Free trade

Membership in the European Union is typically associated with access to its free trade area. However, Ukraine has already experienced most benefits of trade liberalisation with the EU. Since the start of the Deep and Comprehensive Free Trade Agreement in 2016, tariffs on the EU-Ukraine border have been gradually lifted by both sides: as of 2020, the EU has removed 98.1% and Ukraine 99.1% of their respective import duties (EC, n.d.-a).

However, EU accession can still benefit Ukrainian exporters and importers. Firstly, it would impact trade through abolishing technical barriers– the so-called “red tape”. Harmonising quality standards in production of goods (in particular industrial goods) would allow more of them to be freely exchanged. Secondly, liberating the trade of goods that are still under tariffs – agricultural goods2 – would mean a big boost for Ukrainian exports. In 2021, Ukraine exported $7.7bn in farm produce to the EU (USDA, 2022) – abolishing tariffs would dramatically increase this.

While the EU accession might prove helpful in boosting Ukraine’s exports, it must be remembered that it is not a necessary criterion for Ukraine to liberalise trade with the bloc. The same effect can be achieved through free trade agreements, such as the DCFTA or the currently negotiated ACAA deal, which aims to reduce non-tariff barriers for trade in industrial goods.

Common Agricultural Policy

Lastly, Ukraine would be heavily affected by joining the EU’s agriculture support scheme. The (in)famous Common Agricultural Policy supports the Union’s primary sector through three channels: intervening in commodity markets to prevent price fluctuations, providing income support to farmers and donating funds to rural development programmes. All of those would mean significant inflows into Ukrainian agriculture. However, it is specifically income support – the largest part of the CAP budget amounting to €43.81 billion in 2019 (EC, n.d.-b) – which would have the greatest impact on the new member’s economy.

Distribution of payments in CAP income support is based on each country’s and firm’s total acreage – it is divided proportionally, which tends to benefit large agricultural producers. This means that Ukraine, often dubbed “the breadbasket of Europe”, would become the single biggest beneficiary of the CAP. It has nearly twice as much arable land as France, EU’s current agricultural leader. Therefore, Ukrainian farms would receive billions of euros in income support – but from the microeconomic point of view, the scheme could have a devastating impact on the country’s market structure. A lion share of proceeds from the programme would go to three Ukraine’s oligopolists: Kernel (558,000 ha), Ukrlandfarming (470,000 ha) and MHP (368,000 ha) (BrandStory, n.d.). Needless to say, additional funds would allow them to consolidate their power, harming the free-market mechanism. Moreover, it could potentially cement Ukraine’s political system: all three companies are controlled by influential businessmen, commonly portrayed as the country’s oligarchs and accused of top-level corruption.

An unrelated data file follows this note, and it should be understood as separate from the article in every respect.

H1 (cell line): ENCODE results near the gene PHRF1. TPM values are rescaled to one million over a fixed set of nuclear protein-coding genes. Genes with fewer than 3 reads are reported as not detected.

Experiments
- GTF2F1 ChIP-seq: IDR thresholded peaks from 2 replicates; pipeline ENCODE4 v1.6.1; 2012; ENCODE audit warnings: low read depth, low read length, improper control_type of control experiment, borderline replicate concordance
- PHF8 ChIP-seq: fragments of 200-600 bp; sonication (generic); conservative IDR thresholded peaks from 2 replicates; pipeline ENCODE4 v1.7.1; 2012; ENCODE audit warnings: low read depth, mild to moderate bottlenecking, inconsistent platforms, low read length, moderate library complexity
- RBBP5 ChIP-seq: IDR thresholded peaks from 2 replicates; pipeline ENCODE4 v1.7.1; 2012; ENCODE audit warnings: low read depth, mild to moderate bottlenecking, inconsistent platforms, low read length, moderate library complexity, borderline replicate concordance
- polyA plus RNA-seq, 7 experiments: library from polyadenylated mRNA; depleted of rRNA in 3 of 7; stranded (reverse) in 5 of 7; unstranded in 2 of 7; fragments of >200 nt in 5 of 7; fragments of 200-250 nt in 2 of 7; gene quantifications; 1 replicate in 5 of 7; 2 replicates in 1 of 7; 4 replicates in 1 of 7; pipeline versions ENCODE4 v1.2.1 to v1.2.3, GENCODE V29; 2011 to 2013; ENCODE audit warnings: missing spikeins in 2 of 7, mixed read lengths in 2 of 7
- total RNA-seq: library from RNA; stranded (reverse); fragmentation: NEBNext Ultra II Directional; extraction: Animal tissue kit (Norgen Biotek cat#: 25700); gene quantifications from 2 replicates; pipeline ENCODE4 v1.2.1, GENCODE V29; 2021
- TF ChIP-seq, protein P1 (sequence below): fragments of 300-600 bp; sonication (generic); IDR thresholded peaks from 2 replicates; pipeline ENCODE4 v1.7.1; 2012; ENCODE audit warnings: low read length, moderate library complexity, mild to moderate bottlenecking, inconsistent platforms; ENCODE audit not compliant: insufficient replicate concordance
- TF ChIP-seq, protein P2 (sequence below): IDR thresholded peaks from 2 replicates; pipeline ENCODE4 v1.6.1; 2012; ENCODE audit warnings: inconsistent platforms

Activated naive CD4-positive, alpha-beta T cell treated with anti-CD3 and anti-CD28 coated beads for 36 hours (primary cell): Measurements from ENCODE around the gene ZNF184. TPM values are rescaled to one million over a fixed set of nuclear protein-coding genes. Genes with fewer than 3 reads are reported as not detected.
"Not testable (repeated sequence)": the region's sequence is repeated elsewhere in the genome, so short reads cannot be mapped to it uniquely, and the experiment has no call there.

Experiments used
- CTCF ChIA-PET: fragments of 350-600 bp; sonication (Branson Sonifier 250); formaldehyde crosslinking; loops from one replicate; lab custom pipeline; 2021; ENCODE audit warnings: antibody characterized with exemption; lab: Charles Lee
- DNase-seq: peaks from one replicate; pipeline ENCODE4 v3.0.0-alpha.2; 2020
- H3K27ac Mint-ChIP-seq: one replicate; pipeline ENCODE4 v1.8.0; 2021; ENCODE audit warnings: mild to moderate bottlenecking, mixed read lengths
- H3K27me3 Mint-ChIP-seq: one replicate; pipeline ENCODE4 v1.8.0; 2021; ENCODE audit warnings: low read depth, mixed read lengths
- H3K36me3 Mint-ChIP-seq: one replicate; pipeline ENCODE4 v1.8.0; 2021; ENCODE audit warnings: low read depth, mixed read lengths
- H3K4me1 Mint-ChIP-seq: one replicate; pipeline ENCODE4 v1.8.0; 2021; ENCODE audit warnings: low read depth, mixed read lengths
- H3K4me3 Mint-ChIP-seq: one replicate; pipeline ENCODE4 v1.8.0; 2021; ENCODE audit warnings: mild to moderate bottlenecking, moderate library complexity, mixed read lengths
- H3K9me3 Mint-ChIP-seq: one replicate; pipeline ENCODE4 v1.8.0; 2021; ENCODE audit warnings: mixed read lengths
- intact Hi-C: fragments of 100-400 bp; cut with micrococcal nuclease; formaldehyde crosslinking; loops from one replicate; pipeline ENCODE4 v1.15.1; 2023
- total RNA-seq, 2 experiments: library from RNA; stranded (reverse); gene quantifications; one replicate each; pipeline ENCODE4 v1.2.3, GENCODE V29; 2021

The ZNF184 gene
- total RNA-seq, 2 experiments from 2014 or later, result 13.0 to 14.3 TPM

However, if Ukraine fulfils its ambition of joining the EU, it is unlikely that the CAP will remain in its current form. Its accession would mean a massive imbalance in the programme, diverting a major part of its budget away from other member states and forcing increased financial contributions. Therefore, the EU would be expected to reform the way CAP works, strengthening its focus on promoting sustainable farming and tackling rural poverty.


To conclude, securing the EU membership should be overall expected to benefit Ukraine. More complete access to the European Single Market, significant reconstruction funds from the bloc, improved incentives for FDI donors and donations from the CAP would stimulate the economy, supporting post-war recovery and unlocking previously restrained growth potential. However, the specific impact of each of those factors is difficult to estimate; they are also likely to bring some repercussions, such as increased risk of negative spillovers from developed economies. Similarly, the extent of positive changes would depend on other member states’ efforts, especially the level of their contributions to the reconstruction schemes.